2.3. Acupoint Selection for True versus Sham APA
The acupoints selected for true APA included three acupoints for alleviating stress and pain (i.e., shenmen, sympathetic, and nervous subcortex) and corresponding acupoints (low back). The sham acupoints selected were those which were located away from the areas of the ear where the participant was experiencing pain. The Chinese auricular map was used for acupoints selection . Acupoints on participants in each group were identified using an electronic acupoint finder. The acupoint finder was connected to two probes: one was held by the participant; the other was used by the therapist to locate the acupoints. The acupoint was identified when the locator made a sound indicating the corresponding location on the body. Vaccaria seeds were carefully taped onto each selected auricular point. The therapist demonstrated the pressing technique to participants before asking them to do a reciprocal demonstration. Moderate stimulation was used for the therapy. Participants were told to press the seeds at least 3 times a day for 3 minutes at a time. They were also instructed to press the seeds for 3 minutes whenever they experienced pain. Participants were asked to remove the taped seeds by the end of the 5th day after seed placement so that the ear had no tape for two days of each week to let the ear points recover and restore sensitivity prior to the next treatment. Participants were told to contact the research office for seed replacement if the taped seeds fell out during the 5-day treatment. Figure 1 shows the acupoints used for both groups and actual seed placement.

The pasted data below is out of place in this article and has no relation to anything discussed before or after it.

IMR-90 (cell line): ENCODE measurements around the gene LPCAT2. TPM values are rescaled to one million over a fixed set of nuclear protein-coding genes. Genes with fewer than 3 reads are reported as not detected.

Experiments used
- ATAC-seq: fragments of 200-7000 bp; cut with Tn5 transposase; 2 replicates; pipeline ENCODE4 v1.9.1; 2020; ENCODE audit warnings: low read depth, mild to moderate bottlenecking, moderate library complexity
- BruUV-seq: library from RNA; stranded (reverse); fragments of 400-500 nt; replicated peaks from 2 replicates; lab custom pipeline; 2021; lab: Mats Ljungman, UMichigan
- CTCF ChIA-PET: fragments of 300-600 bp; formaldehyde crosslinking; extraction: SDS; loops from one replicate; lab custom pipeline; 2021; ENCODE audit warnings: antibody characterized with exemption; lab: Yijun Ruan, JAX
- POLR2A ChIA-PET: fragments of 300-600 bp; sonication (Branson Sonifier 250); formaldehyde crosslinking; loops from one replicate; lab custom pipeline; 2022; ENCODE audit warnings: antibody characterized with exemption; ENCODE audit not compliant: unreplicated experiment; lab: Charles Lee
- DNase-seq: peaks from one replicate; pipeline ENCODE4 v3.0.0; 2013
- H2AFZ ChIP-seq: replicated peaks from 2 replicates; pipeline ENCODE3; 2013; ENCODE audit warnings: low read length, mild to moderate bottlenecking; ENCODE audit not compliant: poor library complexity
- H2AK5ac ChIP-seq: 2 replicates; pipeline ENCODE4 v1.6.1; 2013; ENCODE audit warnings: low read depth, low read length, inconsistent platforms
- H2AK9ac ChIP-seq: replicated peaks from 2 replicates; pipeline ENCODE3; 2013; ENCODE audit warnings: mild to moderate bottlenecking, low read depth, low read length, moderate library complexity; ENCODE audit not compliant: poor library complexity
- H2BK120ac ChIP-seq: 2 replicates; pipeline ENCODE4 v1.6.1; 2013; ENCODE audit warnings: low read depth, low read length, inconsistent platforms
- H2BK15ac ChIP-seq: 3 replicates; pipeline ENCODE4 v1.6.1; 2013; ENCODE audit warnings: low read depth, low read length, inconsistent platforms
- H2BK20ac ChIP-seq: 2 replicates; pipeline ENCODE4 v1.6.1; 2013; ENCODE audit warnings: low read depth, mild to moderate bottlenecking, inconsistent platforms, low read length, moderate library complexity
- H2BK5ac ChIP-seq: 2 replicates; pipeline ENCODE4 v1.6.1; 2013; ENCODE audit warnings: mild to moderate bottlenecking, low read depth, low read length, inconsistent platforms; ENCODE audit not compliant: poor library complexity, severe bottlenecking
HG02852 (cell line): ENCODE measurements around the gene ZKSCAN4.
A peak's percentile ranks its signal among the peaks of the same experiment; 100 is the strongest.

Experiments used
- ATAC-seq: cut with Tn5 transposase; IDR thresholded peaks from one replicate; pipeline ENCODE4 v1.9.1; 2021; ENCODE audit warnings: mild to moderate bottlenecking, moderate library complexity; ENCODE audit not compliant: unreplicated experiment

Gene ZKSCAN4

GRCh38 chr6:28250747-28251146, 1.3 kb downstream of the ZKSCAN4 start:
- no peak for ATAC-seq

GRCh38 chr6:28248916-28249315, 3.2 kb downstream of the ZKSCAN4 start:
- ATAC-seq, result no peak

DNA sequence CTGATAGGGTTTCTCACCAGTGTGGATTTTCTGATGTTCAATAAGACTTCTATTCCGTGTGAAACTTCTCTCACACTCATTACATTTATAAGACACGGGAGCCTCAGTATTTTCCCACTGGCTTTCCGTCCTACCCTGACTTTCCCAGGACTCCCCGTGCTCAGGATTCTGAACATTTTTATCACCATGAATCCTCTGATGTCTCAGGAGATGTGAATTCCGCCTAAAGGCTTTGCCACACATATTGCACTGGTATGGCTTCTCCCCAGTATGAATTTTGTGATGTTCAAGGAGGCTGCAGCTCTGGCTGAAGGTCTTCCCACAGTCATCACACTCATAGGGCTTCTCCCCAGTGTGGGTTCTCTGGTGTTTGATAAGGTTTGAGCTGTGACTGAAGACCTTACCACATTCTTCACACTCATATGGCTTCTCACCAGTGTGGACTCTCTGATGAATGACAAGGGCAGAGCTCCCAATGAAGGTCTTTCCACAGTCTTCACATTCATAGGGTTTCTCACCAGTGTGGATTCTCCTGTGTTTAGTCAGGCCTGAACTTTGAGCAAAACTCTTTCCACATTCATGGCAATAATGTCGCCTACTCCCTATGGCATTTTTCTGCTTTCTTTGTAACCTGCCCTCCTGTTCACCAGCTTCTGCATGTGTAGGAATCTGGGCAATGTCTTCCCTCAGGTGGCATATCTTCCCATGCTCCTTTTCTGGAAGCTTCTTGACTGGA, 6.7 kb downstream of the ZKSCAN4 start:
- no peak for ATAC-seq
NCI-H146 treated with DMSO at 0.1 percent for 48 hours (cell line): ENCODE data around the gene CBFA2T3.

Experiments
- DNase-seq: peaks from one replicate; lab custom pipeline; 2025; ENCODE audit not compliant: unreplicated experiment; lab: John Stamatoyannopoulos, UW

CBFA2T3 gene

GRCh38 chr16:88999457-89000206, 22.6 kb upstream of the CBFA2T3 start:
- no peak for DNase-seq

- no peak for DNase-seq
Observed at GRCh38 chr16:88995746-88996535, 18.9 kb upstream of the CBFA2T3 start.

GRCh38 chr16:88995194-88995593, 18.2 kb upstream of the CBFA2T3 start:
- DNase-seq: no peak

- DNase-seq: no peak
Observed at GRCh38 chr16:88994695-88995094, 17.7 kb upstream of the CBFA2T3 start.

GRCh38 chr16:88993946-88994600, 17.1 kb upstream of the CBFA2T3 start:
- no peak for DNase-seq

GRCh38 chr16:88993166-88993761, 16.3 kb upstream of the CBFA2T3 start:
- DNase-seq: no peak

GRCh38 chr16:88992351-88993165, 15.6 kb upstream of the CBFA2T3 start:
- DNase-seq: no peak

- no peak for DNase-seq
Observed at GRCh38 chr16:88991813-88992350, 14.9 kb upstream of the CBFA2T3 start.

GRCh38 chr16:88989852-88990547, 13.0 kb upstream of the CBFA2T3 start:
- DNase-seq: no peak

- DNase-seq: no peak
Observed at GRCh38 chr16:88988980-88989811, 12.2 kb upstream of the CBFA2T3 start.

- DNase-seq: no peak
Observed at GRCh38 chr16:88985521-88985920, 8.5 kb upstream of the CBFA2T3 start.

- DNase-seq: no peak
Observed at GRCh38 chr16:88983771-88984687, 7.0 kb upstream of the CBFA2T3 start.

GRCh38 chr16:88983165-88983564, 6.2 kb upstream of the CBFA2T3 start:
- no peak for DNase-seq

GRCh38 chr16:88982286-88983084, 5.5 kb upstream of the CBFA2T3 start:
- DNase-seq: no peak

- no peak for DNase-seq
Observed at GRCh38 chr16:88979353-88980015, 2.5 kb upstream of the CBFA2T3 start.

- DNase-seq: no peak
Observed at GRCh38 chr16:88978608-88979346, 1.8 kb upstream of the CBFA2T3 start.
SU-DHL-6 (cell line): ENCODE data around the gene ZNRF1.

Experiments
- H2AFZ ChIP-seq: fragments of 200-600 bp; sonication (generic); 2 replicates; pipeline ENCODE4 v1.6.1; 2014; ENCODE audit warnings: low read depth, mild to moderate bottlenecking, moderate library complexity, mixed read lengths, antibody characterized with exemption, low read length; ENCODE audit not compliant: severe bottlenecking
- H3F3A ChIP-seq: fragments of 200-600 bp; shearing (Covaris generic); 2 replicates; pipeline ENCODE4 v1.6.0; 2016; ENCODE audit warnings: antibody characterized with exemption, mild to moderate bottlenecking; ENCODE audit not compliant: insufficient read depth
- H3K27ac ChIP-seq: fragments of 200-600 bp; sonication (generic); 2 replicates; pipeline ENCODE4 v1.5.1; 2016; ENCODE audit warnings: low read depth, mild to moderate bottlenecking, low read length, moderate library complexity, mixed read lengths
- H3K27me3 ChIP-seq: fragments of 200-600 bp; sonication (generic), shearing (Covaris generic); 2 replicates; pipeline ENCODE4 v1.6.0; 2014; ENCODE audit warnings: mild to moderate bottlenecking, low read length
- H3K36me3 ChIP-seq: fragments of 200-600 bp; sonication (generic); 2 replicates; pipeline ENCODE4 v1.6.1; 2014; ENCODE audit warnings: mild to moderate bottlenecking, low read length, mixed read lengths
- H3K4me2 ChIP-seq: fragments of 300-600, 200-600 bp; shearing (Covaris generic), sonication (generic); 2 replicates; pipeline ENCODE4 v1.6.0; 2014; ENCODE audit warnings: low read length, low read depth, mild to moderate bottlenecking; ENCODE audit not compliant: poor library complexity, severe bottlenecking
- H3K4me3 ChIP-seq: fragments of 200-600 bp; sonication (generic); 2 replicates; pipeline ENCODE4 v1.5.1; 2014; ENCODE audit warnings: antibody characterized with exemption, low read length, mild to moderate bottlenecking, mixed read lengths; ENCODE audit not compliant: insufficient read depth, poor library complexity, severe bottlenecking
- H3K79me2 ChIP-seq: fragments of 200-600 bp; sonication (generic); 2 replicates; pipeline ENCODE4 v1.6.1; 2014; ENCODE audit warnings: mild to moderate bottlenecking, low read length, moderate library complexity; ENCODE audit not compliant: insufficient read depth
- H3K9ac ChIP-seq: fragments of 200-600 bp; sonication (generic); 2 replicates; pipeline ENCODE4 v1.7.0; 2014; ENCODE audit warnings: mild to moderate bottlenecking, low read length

2.4.1. Brief Pain Inventory Short Form (BPI) 
The BPI was used to assess pain intensity (severity) and the impact of pain on functioning (inferences) on a 0–10 point numeric rating scale in the past 24 hours. BPI has established reliability and validity . A 30% improvement was considered the threshold for identifying clinically meaningful improvement in pain intensity . In this study, single score of “worst,” “average,” and “overall pain intensity” which was a composite of the four pain items (a mean severity score) was used in the final data analysis.
The RMDQ, 24-item measure, was used to assess the impact of back pain on their daily functioning. The score ranged from 0 (no disability) to 24 (maximum disability). RMDQ is a reliable, valid, and sensitive measure [33, 34]. A clinically meaningful change on the RMDQ is 30% from baseline to the completed treatment .
2.4.3. The Modified Oswestry Low Back Pain Disability Index (ODI) 
The ODI was used to measure a patient’s impairment and quality of life on 10 items with 0–5 point scales . The score ranges from 0–100%; a lower score indicates less disability. It has been used to establish disability level and stage of a patient’s acuity status . The minimal clinically important difference for the Oswestry is 6 points (8%) .